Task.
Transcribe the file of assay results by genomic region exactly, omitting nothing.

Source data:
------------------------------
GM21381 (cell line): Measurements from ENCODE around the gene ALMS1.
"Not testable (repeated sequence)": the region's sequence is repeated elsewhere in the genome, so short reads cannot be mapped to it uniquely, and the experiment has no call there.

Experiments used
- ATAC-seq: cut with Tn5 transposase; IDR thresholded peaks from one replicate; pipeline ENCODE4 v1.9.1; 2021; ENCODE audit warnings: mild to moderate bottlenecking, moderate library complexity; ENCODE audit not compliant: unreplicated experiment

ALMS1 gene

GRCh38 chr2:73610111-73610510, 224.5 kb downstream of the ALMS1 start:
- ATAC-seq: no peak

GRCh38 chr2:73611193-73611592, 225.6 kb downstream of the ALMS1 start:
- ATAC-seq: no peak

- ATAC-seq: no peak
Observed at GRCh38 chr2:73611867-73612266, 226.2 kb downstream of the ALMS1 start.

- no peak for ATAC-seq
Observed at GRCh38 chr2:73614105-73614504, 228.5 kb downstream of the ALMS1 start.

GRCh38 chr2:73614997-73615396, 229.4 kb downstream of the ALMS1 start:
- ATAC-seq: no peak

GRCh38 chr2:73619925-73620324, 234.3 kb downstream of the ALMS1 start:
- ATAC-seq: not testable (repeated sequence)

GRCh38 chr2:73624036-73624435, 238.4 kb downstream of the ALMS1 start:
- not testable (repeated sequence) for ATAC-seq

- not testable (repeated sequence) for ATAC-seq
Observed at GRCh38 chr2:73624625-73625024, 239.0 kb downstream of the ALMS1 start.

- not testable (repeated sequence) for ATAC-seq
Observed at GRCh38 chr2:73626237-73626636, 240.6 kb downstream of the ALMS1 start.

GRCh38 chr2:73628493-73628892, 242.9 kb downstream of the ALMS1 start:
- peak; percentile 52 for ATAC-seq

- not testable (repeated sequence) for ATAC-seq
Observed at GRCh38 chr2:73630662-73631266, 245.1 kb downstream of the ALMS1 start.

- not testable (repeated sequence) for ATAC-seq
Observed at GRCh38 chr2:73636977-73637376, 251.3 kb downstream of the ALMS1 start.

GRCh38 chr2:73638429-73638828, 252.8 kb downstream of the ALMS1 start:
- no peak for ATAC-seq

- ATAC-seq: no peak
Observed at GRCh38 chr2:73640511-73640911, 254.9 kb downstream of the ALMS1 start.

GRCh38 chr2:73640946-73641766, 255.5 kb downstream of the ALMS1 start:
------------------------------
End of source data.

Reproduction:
GM21381 (cell line): Measurements from ENCODE around the gene ALMS1.
"Not testable (repeated sequence)": the region's sequence is repeated elsewhere in the genome, so short reads cannot be mapped to it uniquely, and the experiment has no call there.

Experiments used
- ATAC-seq: cut with Tn5 transposase; IDR thresholded peaks from one replicate; pipeline ENCODE4 v1.9.1; 2021; ENCODE audit warnings: mild to moderate bottlenecking, moderate library complexity; ENCODE audit not compliant: unreplicated experiment

ALMS1 gene

GRCh38 chr2:73610111-73610510, 224.5 kb downstream of the ALMS1 start:
- ATAC-seq: no peak

GRCh38 chr2:73611193-73611592, 225.6 kb downstream of the ALMS1 start:
- ATAC-seq: no peak

- ATAC-seq: no peak
Observed at GRCh38 chr2:73611867-73612266, 226.2 kb downstream of the ALMS1 start.

- no peak for ATAC-seq
Observed at GRCh38 chr2:73614105-73614504, 228.5 kb downstream of the ALMS1 start.

GRCh38 chr2:73614997-73615396, 229.4 kb downstream of the ALMS1 start:
- ATAC-seq: no peak

GRCh38 chr2:73619925-73620324, 234.3 kb downstream of the ALMS1 start:
- ATAC-seq: not testable (repeated sequence)

GRCh38 chr2:73624036-73624435, 238.4 kb downstream of the ALMS1 start:
- not testable (repeated sequence) for ATAC-seq

- not testable (repeated sequence) for ATAC-seq
Observed at GRCh38 chr2:73624625-73625024, 239.0 kb downstream of the ALMS1 start.

- not testable (repeated sequence) for ATAC-seq
Observed at GRCh38 chr2:73626237-73626636, 240.6 kb downstream of the ALMS1 start.

GRCh38 chr2:73628493-73628892, 242.9 kb downstream of the ALMS1 start:
- peak; percentile 52 for ATAC-seq

- not testable (repeated sequence) for ATAC-seq
Observed at GRCh38 chr2:73630662-73631266, 245.1 kb downstream of the ALMS1 start.

- not testable (repeated sequence) for ATAC-seq
Observed at GRCh38 chr2:73636977-73637376, 251.3 kb downstream of the ALMS1 start.

GRCh38 chr2:73638429-73638828, 252.8 kb downstream of the ALMS1 start:
- no peak for ATAC-seq

- ATAC-seq: no peak
Observed at GRCh38 chr2:73640511-73640911, 254.9 kb downstream of the ALMS1 start.

GRCh38 chr2:73640946-73641766, 255.5 kb downstream of the ALMS1 start: